Whether you want to explore the countryside on horseback yourself or snuggle under a warm blanket on a sled, the Val di Sole has plenty of horse riding schools. The best is Centro Equitazione Alpina “Val di Sole”, which organises riding tours and lessons, sleigh rides and full day workshops for those who want to learn the practise of equitation. The programs can be tailored to all ages and levels.
Head over to the Val di Sole climbing school at the Mezzana Sports Centre to try your hand at the 15-metre wall. Suitable for all ages.
There are numerous natural and artificial free climbing walls located around the Val di Sole. Free climbing can be a difficult, so it’s a good idea to practise in an indoor setting before attempting it outdoors. For more information, contact the Alpine Guides of Val di Sole. Free climbing is rock climbing with all the necessary protection – safety harnesses, spikes and guidelines. You can rent all of this at the special free climbing walls. The main ones are:
- Val di Peio – Ponte Vecchio “Al Crozi di Cisa” Natural Rock Wall
- Passo Tonale – “Paradiso” Natural Rock Wall
- Ossana – “Sass Pisador” Natural Rock Wall
- Folgarida – “Doss di Santa Brigida” Natural Rock Wall
- Malè – “C. Costanzi” Natural Rock Wall
The Parco Avventura Flying Park in Malè is the Val di Sole’s main adventure park and has a vast ropes course perfect for adults and children.
The Noce, Vermigliana, Meledrio and Rabbies rivers and streams are all perfect for fishing brown trout, river trout and artic char. Tourist licenses are compulsory. For more information, visit www.trentinofishing.it
Walking and hiking:
The easiest, cheapest and perhaps most rewarding outdoor activity in the Val di Sole. Summer lifts will take you to the most breathtaking and isolated sections of the valley, while a true smorgasbord of walking and hiking itineraries are available at any tourist information centre. If you’re truly passionate about the Great Outdoors, consider booking and walking to a mountain hut. There are plenty of these refuges scattered across the valley, allowing you to stretch your sightseeing journey over a day or three. For more information, visit the official Val di Sole website.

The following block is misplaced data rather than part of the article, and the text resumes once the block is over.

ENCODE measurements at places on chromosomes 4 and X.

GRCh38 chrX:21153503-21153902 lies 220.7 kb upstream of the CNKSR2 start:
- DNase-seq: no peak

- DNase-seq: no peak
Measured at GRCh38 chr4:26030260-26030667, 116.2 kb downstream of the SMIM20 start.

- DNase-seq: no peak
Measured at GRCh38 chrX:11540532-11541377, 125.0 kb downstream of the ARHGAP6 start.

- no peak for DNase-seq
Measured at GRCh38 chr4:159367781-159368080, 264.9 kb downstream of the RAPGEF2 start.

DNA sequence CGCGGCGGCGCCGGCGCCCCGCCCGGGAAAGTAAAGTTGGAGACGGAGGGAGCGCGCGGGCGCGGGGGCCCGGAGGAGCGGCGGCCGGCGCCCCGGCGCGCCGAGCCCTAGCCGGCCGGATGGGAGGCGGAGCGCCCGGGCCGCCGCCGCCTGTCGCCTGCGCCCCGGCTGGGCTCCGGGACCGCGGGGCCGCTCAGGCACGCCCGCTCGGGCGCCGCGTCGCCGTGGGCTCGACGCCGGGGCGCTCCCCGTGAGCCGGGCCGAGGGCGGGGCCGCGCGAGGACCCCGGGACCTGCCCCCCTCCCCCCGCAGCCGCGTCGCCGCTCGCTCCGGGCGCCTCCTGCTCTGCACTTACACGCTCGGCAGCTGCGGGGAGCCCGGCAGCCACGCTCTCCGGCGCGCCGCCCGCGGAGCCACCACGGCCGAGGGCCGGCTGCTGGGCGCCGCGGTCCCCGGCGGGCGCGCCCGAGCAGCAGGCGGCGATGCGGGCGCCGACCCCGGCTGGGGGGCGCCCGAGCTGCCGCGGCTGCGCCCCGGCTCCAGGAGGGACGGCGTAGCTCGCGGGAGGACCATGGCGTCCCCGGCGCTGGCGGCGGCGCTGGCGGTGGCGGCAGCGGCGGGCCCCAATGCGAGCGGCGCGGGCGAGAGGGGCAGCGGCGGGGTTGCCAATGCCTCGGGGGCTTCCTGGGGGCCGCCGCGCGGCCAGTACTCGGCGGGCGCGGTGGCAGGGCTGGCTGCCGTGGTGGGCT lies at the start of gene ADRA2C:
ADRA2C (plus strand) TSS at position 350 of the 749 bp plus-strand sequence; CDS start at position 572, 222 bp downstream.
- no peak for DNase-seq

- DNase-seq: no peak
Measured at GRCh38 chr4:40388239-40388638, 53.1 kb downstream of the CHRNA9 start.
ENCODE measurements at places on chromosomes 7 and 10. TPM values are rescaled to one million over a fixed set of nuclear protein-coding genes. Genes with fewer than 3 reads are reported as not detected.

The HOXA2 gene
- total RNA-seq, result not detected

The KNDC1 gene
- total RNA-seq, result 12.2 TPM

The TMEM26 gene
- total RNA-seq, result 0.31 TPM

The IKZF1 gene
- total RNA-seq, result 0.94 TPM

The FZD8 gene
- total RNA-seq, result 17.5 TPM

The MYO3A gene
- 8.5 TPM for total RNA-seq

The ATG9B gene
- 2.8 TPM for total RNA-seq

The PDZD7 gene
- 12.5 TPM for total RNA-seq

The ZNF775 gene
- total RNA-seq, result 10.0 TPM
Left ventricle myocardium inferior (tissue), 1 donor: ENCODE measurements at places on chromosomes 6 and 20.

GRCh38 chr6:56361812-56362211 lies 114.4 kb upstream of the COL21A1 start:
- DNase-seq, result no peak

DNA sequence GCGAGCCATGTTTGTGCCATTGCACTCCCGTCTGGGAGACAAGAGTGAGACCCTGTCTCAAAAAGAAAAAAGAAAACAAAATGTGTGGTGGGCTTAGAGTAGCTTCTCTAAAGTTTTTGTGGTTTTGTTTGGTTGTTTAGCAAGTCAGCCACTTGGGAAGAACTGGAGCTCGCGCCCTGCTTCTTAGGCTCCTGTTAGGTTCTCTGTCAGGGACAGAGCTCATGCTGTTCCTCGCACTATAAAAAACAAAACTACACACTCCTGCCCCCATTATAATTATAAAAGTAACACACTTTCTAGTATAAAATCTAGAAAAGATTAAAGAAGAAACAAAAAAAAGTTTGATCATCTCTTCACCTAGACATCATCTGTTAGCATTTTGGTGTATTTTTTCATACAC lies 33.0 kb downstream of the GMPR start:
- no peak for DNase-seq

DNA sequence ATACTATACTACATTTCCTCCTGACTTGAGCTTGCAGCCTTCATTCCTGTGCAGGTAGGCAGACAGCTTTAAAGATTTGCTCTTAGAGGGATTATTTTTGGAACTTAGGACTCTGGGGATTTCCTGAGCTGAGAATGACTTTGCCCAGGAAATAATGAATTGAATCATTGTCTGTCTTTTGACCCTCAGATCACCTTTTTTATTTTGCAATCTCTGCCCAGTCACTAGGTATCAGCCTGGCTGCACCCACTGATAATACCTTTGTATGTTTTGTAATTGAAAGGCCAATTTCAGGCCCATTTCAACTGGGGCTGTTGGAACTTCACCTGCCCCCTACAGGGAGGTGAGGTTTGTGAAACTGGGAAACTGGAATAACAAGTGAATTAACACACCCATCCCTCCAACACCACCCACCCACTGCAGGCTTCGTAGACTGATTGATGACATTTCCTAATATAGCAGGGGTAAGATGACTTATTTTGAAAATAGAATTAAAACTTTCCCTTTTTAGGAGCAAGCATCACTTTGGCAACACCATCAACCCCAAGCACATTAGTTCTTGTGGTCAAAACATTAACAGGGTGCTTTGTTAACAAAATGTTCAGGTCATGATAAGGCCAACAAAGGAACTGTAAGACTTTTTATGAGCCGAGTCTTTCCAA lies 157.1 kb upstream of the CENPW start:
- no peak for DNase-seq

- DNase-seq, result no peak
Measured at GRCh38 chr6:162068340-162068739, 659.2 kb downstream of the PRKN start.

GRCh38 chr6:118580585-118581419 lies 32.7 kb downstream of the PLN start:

Here Are Some Of The Valley’s Best Local Products:
Apples: The Val di Sole is Italy’s apple capital. It’s the only area to have a DOP trademark (Protected Designation of Origin) and grows five types of apple: Golden and Red Delicious, Gala, Fuji and Renetta. Apples appear in all sorts of local dishes from strudel to juice to vinegar and apple fritters.
Cheese: Casolet of the Val di Sole is a delicate raw cow’s milk that’s a fantastic alternative to mozzarella and is the valley’s most famous cheese. But you can try heaps of others at local caseifici or dairies, including Monteson, which has a hay-like aroma and uses both goat and cow’s milk.
Berries: Berries are extremely expensive in the rest of Italy, but you can pick up freshly gathered strawberries, currants, blueberries and blackberries almost all year round in the valley at a steal.
Honey: Val di Sole honey stands out because it’s made in very small quantities and sold directly by beekeepers or in select stores. The valley is famous for three types of honey: the Miele Millefiori d’Alta Montagna (a high mountain wildflower honey with an intense aroma and flavour), Miele di Rododendro (rhododendron honey is delicate, lightweight, light in colour and produced strictly at high altitude) and Melata d’Abete (with its amber tones and sometimes-balmy flavours, it’s a panacea if dissolved in hot milk).
Wines and liquors: The valley makes one wine, the Groppello di Revò I.G.T., a ruby red wine made from a native variety for a good brandy aroma and intense flavour. You can also buy Trentino grappa, which is still made artisanally.
Speck: The most famous local product after the apple is a type of prosciutto that’s lightly smoked and cured. It has an intense flavour and melts in your mouth. It’s used in canederli – a type of dumpling dish that’s very popular in the valley.